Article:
Chicago Police Supt. Eddie Johnson Reacts to Task Force's Scathing Report | NBC Chicago
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Chicago Police Supt. Eddie Johnson Reacts to Task Force's Scathing Report

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    On his first full day as Chicago’s police superintendent, Eddie Johnson faces several questions on whether he will implement the sweeping changes to the department recommended by a police task force this week. Mary Ann Ahern reports. (Published Thursday, April 14, 2016)

    On his first full day as Chicago’s police superintendent, Eddie Johnson faces several questions on whether he will implement the sweeping changes to the department recommended by a police task force this week.

    The Task Force on Police Accountability left no question changes are needed within the department, alleging decades of discrimination and violence in a scathing report released Wednesday.

    “I don’t think it’s a true representation,” Johnson said. “We have racism in this country. I think we have racism in Chicago. We have some racism with the CPD, like any other organization. There are challenges to root it out because misconduct of kind simply can’t be tolerated.”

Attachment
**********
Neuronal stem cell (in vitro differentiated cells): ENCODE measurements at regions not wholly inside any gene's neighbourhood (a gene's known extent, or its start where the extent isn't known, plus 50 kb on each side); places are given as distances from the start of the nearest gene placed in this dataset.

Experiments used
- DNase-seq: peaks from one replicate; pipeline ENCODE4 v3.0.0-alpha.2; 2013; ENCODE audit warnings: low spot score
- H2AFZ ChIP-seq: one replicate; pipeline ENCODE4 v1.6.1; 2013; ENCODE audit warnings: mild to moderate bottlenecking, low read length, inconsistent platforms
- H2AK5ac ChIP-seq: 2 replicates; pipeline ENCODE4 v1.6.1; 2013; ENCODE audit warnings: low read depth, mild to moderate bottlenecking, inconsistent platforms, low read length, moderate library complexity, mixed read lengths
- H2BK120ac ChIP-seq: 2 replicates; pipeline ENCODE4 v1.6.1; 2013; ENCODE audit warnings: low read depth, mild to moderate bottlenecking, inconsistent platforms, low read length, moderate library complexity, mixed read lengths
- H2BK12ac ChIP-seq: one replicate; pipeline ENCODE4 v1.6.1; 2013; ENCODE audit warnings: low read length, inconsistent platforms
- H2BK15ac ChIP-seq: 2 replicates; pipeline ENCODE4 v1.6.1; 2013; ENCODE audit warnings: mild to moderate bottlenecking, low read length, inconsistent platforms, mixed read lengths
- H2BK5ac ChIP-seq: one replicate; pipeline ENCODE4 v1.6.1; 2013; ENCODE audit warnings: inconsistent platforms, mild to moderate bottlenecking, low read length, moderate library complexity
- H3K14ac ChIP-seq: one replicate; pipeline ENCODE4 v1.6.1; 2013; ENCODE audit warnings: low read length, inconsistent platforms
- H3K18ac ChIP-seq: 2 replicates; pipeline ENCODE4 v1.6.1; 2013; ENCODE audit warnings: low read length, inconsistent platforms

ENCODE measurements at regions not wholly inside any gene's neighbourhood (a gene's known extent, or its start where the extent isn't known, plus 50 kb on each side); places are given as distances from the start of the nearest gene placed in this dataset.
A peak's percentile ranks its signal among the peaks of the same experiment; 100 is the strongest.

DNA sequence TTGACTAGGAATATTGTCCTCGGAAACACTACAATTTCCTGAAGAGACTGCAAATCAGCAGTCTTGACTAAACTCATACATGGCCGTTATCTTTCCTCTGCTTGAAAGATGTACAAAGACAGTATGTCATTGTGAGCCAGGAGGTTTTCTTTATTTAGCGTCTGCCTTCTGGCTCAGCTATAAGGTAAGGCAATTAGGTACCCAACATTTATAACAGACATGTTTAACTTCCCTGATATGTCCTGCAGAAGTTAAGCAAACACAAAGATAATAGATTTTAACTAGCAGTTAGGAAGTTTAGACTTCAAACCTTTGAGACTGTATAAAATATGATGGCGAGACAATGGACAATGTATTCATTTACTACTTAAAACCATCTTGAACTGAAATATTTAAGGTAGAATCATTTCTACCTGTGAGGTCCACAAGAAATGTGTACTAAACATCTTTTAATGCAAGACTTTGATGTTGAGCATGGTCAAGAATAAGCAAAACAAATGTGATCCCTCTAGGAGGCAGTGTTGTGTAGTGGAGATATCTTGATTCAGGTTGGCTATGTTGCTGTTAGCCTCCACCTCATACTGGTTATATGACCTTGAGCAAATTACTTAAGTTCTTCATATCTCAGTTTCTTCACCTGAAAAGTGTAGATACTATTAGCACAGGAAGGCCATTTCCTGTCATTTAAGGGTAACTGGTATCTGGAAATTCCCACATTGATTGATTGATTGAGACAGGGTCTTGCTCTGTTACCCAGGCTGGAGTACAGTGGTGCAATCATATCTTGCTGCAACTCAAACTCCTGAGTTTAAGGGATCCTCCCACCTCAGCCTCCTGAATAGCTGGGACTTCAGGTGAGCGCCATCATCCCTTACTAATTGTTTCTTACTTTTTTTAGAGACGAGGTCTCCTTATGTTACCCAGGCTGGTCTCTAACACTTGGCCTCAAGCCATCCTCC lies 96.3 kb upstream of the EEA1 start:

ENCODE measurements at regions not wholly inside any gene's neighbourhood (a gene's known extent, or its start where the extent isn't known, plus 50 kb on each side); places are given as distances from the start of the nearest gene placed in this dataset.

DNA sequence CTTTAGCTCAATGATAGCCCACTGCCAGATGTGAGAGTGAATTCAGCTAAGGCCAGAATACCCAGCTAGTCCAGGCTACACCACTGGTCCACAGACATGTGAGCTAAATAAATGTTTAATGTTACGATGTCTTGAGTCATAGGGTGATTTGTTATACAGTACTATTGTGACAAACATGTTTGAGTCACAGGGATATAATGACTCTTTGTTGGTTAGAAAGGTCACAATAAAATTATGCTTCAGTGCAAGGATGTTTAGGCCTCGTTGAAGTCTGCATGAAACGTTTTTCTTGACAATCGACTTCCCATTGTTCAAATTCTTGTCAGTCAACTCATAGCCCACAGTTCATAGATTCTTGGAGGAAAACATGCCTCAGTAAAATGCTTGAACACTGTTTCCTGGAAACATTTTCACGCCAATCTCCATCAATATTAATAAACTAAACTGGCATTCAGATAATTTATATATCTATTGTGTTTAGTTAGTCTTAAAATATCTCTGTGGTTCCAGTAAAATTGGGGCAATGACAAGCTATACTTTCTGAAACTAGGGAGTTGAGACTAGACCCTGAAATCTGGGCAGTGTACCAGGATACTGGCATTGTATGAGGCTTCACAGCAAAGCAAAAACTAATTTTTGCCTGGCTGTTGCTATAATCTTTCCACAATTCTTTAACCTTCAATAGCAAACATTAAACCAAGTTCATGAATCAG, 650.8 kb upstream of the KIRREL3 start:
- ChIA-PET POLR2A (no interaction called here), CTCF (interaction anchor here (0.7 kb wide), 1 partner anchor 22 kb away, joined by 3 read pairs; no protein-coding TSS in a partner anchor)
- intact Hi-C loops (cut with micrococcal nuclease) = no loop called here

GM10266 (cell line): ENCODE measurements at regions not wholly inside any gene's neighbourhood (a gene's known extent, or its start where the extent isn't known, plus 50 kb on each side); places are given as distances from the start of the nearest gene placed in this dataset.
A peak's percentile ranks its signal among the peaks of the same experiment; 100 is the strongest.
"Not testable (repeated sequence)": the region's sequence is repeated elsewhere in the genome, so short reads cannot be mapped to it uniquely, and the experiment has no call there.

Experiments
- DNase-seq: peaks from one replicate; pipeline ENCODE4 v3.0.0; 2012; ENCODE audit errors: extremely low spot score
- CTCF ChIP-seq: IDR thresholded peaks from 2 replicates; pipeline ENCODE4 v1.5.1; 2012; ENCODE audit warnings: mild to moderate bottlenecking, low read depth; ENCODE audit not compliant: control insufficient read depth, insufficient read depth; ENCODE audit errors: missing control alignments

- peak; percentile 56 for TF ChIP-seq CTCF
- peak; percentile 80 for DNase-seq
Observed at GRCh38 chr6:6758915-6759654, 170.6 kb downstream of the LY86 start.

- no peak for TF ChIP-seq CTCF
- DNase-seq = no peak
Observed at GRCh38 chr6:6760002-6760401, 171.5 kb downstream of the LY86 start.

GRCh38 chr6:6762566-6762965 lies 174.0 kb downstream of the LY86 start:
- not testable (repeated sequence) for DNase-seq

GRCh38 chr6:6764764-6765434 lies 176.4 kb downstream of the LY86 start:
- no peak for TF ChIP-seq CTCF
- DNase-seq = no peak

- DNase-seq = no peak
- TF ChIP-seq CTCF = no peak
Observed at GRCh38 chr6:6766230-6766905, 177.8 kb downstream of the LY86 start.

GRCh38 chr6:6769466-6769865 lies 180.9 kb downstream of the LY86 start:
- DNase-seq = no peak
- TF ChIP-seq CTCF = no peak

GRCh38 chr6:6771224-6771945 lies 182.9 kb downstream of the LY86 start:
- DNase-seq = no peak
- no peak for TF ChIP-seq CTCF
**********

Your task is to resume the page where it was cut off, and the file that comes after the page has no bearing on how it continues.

According to the report, over the past eight years, 74 percent of people shot by Chicago police were black, while only 14 percent were Hispanic and 8 percent white. The report called McDonald’s shooting "the tipping point" in a long history of intimidation.

    Johnson spent his afternoon Thursday taking part in a peace march at Cornell Square Park.

    “The police department is only as strong as the community’s belief in it,” he said.

    Also present at the march was Mayor Rahm Emanuel, who appointed the task force. Emanuel maintained that Johnson would be able to run the department, but declined to specify his thoughts on the report’s recommendations.

    “There were 100 different recommendations,” he said.

    The president of Chicago’s police union says he believes the report was biased.

    “There was a built-in bias more or less,” said Fraternal Order of Police President Dean Angelo. “I think the report could have been written without any data collecting.” 

    Angelo also claimed the report was premature, suggesting that implementing the changes could interfere with a Department of Justice probe on the department’s practices.

    “Let the Department of Justice do it,” he said. “Don’t try to change the recipe or incorporate all these changes when you’re going to get changes suggested to you by the federal government.”

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